Barleywine 750 3.75 2nd of 45 0.26 0-3.34 3.35-3.61 3.62-3.87 3.88-4.13 4.14-5
Belgian 4,599 3.52 12th of 45 0.28 0-3.10 3.10-3.37 3.38-3.65 3.67-3.94 3.95-5
Bitter 2,840 3.37 32nd of 45 0.20 0-3.06 3.07-3.26 3.27-3.46 3.47-3.66 3.67-5
Blended 143 3.27 39th of 45 0.30 0-2.81 2.82-3.11 3.12-3.41 3.42-3.70 3.71-5
Blonde Ale 1,893 3.33 36th of 45 0.25 0-2.94 2.95-3.20 3.21-3.45 3.46-3.70 3.71-5
Bock 2,062 3.48 16th of 45 0.27 0-3.07 3.08-3.34 3.35-3.60 3.61-3.87 3.88-5
Brown Ale 1,881 3.52 13th of 45 0.25 0-3.14 3.15-3.39 3.40-3.64 3.65-3.89 3.90-5
Cider 2,880 3.49 22nd of 45 0.33 0-2.98 2.99-3.31 3.32-3.65 3.66-3.98 3.99-5
Cream Ale 428 3.46 19th of 45 0.27 0-3.05 3.06-3.32 3.33-3.59 3.60-3.86 3.87-5
Dark 1,776 3.42 25th of 45 0.27 0-3.00 3.01-3.27 3.28-3.54 3.55-3.82 3.83-5
English Mild Ale 555 3.41 28th of 45 0.23 0-3.05 3.06-3.28 3.29-3.51 3.52-3.74 3.75-5
Fruit Beer 1,744 3.30 38th of 45 0.39 0-2.71 2.72-3.10 3.11-3.49 3.50-3.88 3.89-5
Gluten-free 241 2.98 43rd of 45 0.41 0-2.36 2.37-2.77 2.78-3.18 3.19-3.59 3.60-5
Golden Ale 1,930 3.36 43rd of 45 0.21 0-3.04 3.05-3.25 3.26-3.45 3.46-3.66 3.67-5
Herbed Ale 890 3.34 35th of 45 0.36 0-2.79 2.80-3.15 3.16-3.52 3.53-3.88 3.89-5
IPA 13,411 3.65 6th of 45 0.26 0-3.25 3.26-3.51 3.52-3.77 3.78-4.02 4.03-5
Kellerbier / Zwickelbier 495 3.38 31st of 45 0.22 0-3.04 3.05-3.26 3.27-3.49 3.40-3.71 3.72-5
Kölsch 702 3.41 27th of 45 0.21 0-3.09 3.10-3.30 3.31-3.50 3.51-3.71 3.72-5
Lager 7,579 3.07 41st of 45 0.42 0-2.43 2.44-2.85 2.86-3.28 3.29-3.70 3.71-5
Lambic 719 3.85 1st of 45 0.36 0-3.30 3.31-3.66 3.67-4.02 4.03-4.38 4.39-5
Low/non-alcoholic 829 2.58 45th of 45 0.53 0-1.77 1.78-2.30 2.31-2.83 2.84-3.36 3.37-5
Malt Liquor 195 2.65 44th of 45 0.52 0-1.86 1.87-2.38 2.39-2.90 2.91-3.42 3.43-5
Mead 617 3.69 5th of 45 0.32 0-3.20 3.21-3.52 3.53-3.84 3.85-4.15 4.16-5
Medieval Ale 47 3.40 29th of 45 0.25 0-3.01 3.02-3.26 3.27-3.51 3.52-3.76 3.77-5
Octoberfest / Märzen 1,311 3.46 18th of 45 0.21 0-3.13 3.14-3.34 3.35-3.56 3.57-3.77 3.78-5
Old Ale 232 3.60 9th of 45 0.33 0-3.10 3.11-3.42 3.43-3.75 3.76-4.08 4.09-5
Other 1,309 3.47 17th of 45 0.37 0-2.90 2.91-3.27 3.28-3.64 3.65-4.01 4.02-5
Pale Ale 6,294 3.45 21st of 45 0.24 0-3.08 3.09-3.32 3.33-3.56 3.57-3.80 3.81-5
Pilsner 3,566 3.18 40th of 45 0.34 0-2.66 2.67-3.00 3.01-3.34 3.35-3.67 3.68-5
Porter 3,060 3.64 8th of 45 0.26 0-3.24 3.25-3.50 3.41-3.76 3.77-4.02 4.03-5
Red Ale 3,233 3.44 24th of 45 0.22 0-3.09 3.10-3.32 3.33-3.54 3.55-3.77 3.78-5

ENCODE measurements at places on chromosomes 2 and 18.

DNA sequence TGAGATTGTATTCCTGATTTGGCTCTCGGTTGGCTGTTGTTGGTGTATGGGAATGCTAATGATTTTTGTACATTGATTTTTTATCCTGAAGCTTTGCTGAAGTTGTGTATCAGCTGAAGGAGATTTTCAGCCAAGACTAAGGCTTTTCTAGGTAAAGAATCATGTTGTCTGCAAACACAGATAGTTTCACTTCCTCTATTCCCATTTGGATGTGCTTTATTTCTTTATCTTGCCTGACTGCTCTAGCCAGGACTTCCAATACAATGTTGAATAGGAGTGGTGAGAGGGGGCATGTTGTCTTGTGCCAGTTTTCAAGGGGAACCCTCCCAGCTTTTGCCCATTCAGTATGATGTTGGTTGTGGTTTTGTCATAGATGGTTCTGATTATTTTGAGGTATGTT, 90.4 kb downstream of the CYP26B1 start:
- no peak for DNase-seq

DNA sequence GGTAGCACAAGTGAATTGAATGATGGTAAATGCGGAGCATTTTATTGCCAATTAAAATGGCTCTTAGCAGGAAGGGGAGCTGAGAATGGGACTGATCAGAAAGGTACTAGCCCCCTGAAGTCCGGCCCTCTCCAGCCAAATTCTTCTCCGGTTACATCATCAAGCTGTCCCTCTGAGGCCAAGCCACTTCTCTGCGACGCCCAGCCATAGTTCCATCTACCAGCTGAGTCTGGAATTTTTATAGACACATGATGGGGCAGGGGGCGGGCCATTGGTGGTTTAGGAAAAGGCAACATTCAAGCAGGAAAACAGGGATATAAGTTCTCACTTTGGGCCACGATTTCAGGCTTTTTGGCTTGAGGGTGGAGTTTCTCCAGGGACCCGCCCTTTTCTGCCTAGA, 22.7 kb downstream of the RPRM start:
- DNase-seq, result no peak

Rye 592 3.49 14th of 45 0.28 0-3.06 3.07-3.34 3.35-3.62 3.63-3.90 3.91-5
Sahti 20 3.30 37th of 45 0.42 0-2.66 2.67-3.08 3.09-3.51 3.52-3.93 3.94-5
Saison 1,993 3.60 10th of 45 0.25 0-3.21 3.22-3.46 3.47-3.71 3.72-3.96 3.97-5
Scotch Ale / Wee Heavy 554 3.59 11th of 45 0.25 0-3.21 3.22-3.46 3.47-3.70 3.71-3.95 3.96-5
Shandy / Radler 885 2.99 42nd of 45 0.42 0-2.36 2.37-2.77 2.78-3.19 3.20-3.61 3.62-5
Smoked beer 517 3.49 15th of 45 0.27 0-3.07 3.08-3.34 3.35-3.61 3.62-3.89 3.90-5
Sour 517 3.70 4th of 45 0.28 0-3.27 3.28-3.55 3.56-3.83 3.84-4.11 4.12-5
Specialty Grain 153 3.35 34th of 45 0.36 0-2.80 2.81-3.16 3.17-3.52 3.53-3.87 3.88-5
Steam Beer 175 3.39 30th of 45 0.22 0-3.05 3.06-3.27 3.28-3.50 3.51-3.72 3.73-5
Stout 6,394 3.72 3rd of 45 0.31 0-3.25 3.26-3.55 3.56-3.86 3.87-4.17 4.18-5
Strong Ale 593 3.58 7th of 45 0.27 0-3.16 3.17-3.43 3.44-3.71 3.72-3.98 3.99-5
Wheat Beer 4,698 3.41 26th of 45 0.24 0-3.05 3.06-3.28 3.29-3.52 3.53-3.76 3.77-5
Winter Ale 1,008 3.45 20th of 45 0.26 0-3.05 3.06-3.31 3.32-3.57 3.58-3.83 3.84-5

Want to see each style’s individual histogram? But, of course!

Mouseover for details, select the dropdown menu to change style.

Master grade curve. Mean: 3.46. σ: 0.36

  1. 4.01-5
  2. 3.64-4.00
  3. 3.28-3.63
  4. 2.91-3.27
  5. 0-2.90


What’s next?

You mean, other than “field research?”  One interesting idea is how this has changed over time.  Untapped and other social drinking rating systems have only been around a few years, but if one pulls this data every so often (and filters for date), then it should be a pretty simple matter to see beer fads come and go, such as the current obsession with hazy IPAs.

About The Author

Architeuthis Rex, a man of (little) wealth and (questionable) taste. Historian and anthropologist interested in identity, regionalism / nationalism, mass culture, and the social and political contexts in which they exist. Earned Ph.D. in social and cultural History with a concentration in anthropology from Carnegie Mellon University and then (mostly) fled academia to write things that more than 10 other people will actually read. Driven to pursue a doctorate to try and answer the question, "Why do they all hate each other?" — still working on it. Plays beer-league hockey, softball, and soccer. Professional toddler wrangler. Likes dogs, good booze, food, and horribly awesome kung-fu movies.